Energy-efficient windows could play a key role in reducing the energy needed to heat and cool buildings, which makes up more than one-fifth of all the energy used by developed countries. Today’s efficient windows have two glass panes with low-emissivity coatings that improve insulation by preventing heat transfer. Smart windows that can be electrically triggered to darken and block the sun’s visible and near-IR light are also now on the market. On the verge of ongoing innovation, Researchers at the University of Oxford have collaborated with industry experts to develop an adaptable smart window technology that could reduce the energy usage of an average home by up to a third. The new glass has a spectrally tuneable low-emissivity coating that uses a phase change material to control the amount of heat that comes into the room from the window, without affecting the quality of the light.
The new glass has a spectrally tuneable low-emissivity coating that uses a phase change material to control the amount of heat that comes into the room from the window, without affecting the quality of the light. The thermal energy from the sun’s infrared rays is absorbed by the glass and re-emitted as heat – either used to warm the room using transparent electrical heaters in the glass substrate or reflected away to cool the room.
Dr Nathan Youngblood, formerly at Oxford and now at the University of Pittsburgh, said: ‘These windows can change according to seasonal needs.‘’They absorb near-infrared light from the sun in the winter and turn it into heat for the inside of a building. In the summer months, the sun can be reflected instead of absorbed’, he said.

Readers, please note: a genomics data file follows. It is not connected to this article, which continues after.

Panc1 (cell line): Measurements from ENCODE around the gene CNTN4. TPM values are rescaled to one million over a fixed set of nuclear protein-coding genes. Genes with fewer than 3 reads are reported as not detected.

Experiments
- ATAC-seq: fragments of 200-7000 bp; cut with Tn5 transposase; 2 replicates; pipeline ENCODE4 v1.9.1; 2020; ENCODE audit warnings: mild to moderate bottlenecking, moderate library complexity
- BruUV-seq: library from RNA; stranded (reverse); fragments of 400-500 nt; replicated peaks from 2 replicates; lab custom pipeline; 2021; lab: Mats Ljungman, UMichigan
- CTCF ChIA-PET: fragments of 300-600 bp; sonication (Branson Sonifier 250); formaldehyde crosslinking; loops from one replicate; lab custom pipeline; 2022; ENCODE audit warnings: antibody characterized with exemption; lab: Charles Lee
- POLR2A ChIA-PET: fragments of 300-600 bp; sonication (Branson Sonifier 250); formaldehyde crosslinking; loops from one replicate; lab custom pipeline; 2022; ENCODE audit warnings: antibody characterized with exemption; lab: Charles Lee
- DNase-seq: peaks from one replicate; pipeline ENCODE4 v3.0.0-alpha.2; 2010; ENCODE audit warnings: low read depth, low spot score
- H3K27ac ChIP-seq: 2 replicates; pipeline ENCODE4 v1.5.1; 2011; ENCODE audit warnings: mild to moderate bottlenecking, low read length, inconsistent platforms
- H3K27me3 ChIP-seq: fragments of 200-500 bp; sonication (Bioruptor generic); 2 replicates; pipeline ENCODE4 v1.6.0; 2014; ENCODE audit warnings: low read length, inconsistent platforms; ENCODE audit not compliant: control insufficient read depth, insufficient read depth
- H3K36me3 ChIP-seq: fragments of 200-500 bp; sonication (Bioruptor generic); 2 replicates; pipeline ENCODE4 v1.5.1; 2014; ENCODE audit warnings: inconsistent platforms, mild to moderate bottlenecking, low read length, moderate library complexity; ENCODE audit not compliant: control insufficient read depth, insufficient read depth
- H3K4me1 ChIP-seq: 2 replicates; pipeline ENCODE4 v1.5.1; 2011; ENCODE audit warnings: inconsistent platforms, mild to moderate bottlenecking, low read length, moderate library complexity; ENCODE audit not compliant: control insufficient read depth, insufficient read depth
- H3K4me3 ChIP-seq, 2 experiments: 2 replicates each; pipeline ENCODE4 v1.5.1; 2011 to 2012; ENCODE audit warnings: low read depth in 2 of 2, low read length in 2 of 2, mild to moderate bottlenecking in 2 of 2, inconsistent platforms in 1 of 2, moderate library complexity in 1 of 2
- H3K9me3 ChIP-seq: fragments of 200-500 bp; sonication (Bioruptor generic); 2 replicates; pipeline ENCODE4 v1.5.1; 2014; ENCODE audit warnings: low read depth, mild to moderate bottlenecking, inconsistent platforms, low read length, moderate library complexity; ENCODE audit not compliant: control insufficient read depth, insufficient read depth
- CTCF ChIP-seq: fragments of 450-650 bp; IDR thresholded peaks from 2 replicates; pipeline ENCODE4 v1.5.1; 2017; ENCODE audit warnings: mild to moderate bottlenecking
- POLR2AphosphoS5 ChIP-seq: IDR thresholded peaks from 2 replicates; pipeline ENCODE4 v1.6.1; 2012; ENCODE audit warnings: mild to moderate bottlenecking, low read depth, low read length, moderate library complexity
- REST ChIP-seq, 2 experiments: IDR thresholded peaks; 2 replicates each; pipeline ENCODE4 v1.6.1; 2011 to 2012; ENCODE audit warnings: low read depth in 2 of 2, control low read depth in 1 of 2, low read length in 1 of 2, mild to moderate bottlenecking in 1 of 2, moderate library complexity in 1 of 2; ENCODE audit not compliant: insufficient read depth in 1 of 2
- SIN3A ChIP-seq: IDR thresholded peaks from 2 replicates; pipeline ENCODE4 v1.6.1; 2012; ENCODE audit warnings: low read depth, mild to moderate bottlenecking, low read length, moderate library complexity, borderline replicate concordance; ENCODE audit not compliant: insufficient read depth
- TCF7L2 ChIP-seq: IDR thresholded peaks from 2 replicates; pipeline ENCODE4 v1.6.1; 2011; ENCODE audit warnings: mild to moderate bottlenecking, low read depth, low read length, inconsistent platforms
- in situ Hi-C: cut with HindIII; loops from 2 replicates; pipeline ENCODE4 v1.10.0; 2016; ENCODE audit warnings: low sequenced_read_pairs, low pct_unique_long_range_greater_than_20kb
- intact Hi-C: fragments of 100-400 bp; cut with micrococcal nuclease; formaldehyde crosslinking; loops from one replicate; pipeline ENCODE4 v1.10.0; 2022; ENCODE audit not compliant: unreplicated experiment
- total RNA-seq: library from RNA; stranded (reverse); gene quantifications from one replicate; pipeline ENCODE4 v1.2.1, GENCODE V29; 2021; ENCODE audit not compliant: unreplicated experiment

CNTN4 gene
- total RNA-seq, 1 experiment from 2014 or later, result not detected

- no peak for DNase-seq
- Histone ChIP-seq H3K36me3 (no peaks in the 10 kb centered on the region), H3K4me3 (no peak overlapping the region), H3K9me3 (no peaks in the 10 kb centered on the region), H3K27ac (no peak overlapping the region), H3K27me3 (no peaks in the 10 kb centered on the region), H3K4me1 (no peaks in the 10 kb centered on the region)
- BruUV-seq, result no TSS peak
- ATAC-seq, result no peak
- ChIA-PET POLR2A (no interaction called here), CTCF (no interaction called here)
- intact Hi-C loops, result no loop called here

Working as part of the Wearable and Flexible Technologies Collaboration (WAFT), the project team proposed the heat-activated coating that could ‘switch’ in line with heating, cooling, and lighting demands.
The team built a prototype with an active chalcogenide-based phase change material so the glass can adapt to the temperature, to save energy. When it is cold, the infrared rays from the sunlight are transformed into building heat to cut heating costs. If it is warm, the glass can switch state to reflect the heat and reduce the need for air conditioning.
The thermal and optical properties of current windows are ‘set’ into glass coating as part of the manufacturing process – so the only real adjustment for local climate conditions is the choice of coating. Glass with a higher reflectivity property or a solar control coating lets in noticeably less natural light and vice versa. The researchers estimate that using windows fitted with the new prototype glass – including the energy required to control the film – would save 20 to 34 percent in energy usage.
Harish Bhaskaran, professor at Oxford’s Department of Materials, who led the research and the WAFT consortium, said ‘Although significant future research is necessary before this technology can be commercialised, the results show that the concept is very promising and with further research can achieve very good efficiencies.’
Oxford spin-out Bodle Technologies developed the phase change material scaled down for the prototype. ‘This work demonstrates yet another interesting optoelectronic application of phase change materials with the potential to significantly improve our everyday life,’ said Peiman Hosseini, CEO of Bodle Technologies.
Industry collaborators on the project were PlasmaApp and Bodle Technologies who both specialise in thin film displays, and architectural engineers Eckersley O’Callaghan. The work was funded as part of the EPSRC Wearable and Flexible Technologies Collaboration.